Quantcast
Animals
Melody Lytle / Flickr

The Curious Case of the Phantom Hippo Teeth

By Laura G. Shields

Think of the illegal wildlife trade, and elephant tusks and rhino horns come to mind. But another of the world's largest land mammals is slipping under the radar: the common hippopotamus (Hippopotamus amphibius) may be at greater risk than previously believed, according to a new analysis of the international trade in hippo teeth.

Hippo ivory, from their large canines and incisors, is an affordable alternative to elephant ivory (international trade in elephant ivory is increasingly restricted). Its legal trade quotas are agreed upon by the Convention on International Trade in Endangered Species of Wild Fauna and Flora (CITES). But when researchers looked into CITES trade records for an investigation recently published in the African Journal of Ecology, the numbers looked suspicious.


Lead author Alexandra Andersson, a conservation biologist at the University of Hong Kong, examined the export and import numbers for animals in the legal trade markets, and noticed the numbers didn't match up—sometimes dramatically so.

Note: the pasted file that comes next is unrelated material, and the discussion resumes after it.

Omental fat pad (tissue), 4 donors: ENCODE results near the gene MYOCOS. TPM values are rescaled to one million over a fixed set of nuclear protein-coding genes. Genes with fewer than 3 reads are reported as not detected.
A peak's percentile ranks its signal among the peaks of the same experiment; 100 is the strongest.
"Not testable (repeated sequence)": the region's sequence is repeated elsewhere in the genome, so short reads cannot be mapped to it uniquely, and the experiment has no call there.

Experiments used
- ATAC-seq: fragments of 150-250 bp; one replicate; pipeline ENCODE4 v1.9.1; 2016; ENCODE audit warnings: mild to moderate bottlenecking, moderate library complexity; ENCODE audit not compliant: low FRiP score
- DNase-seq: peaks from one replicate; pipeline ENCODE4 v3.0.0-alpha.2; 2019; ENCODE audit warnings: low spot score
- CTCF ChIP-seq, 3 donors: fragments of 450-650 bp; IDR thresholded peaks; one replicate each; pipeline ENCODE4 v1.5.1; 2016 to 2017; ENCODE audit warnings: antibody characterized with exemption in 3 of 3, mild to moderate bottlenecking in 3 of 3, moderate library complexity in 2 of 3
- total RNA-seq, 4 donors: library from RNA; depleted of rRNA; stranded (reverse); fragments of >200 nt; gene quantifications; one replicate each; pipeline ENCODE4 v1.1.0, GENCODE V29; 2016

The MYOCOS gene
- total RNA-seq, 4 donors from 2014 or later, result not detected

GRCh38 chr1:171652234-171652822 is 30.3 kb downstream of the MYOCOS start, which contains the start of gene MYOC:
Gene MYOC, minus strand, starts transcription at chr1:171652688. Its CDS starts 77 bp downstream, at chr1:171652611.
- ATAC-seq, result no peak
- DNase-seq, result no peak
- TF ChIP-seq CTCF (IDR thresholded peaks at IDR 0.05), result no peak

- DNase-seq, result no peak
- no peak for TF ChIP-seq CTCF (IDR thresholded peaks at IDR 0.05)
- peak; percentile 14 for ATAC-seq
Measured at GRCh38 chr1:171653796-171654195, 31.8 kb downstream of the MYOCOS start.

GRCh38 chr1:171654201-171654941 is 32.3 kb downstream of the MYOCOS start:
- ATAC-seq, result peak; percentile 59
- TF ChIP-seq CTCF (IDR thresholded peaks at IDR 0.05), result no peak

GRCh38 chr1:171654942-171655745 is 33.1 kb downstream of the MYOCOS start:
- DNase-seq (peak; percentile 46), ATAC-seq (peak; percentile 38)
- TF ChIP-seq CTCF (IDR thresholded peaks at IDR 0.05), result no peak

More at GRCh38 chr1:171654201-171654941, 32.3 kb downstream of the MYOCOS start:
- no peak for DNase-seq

Hippo teeth, primarily used for ornamental purposes, are available for sale in a Hong Kong shop.Alexandra Andersson / University of Hong Kong

"I just thought that was a bit strange," Andersson told Mongabay. "So I decided to select one case study to dive deeper into this issue and find out why this happens, and how it's so prevalent in the CITES trade database."

She chose to investigate the hippo ivory trade, a straightforward case compared to other wildlife trades. Hong Kong imports more than 90 percent of global hippo teeth, largely from just Tanzania and Uganda.

When Andersson and coauthor Luke Gibson compared the trade volumes reported between Hong Kong and Uganda from 1995 through 2013, they found more than 14,000 kilograms (31,000 pounds) of hippo teeth were missing. Uganda reported exports totaling 79,000 kilograms (174,000 pounds), but Hong Kong reported receiving just 65,000 kilograms (143,000 pounds).

"This article is one of the first ones I've actually seen that takes CITES records numbers and says, 'Look, there's something really wrong here,'" said Pieter Kat, an evolutionary biologist and geneticist at LionAid in the United Kingdom, who was not involved in the study.

Hippo ivory is an affordable alternative to elephant ivory.Rhett A. Butler for Mongabay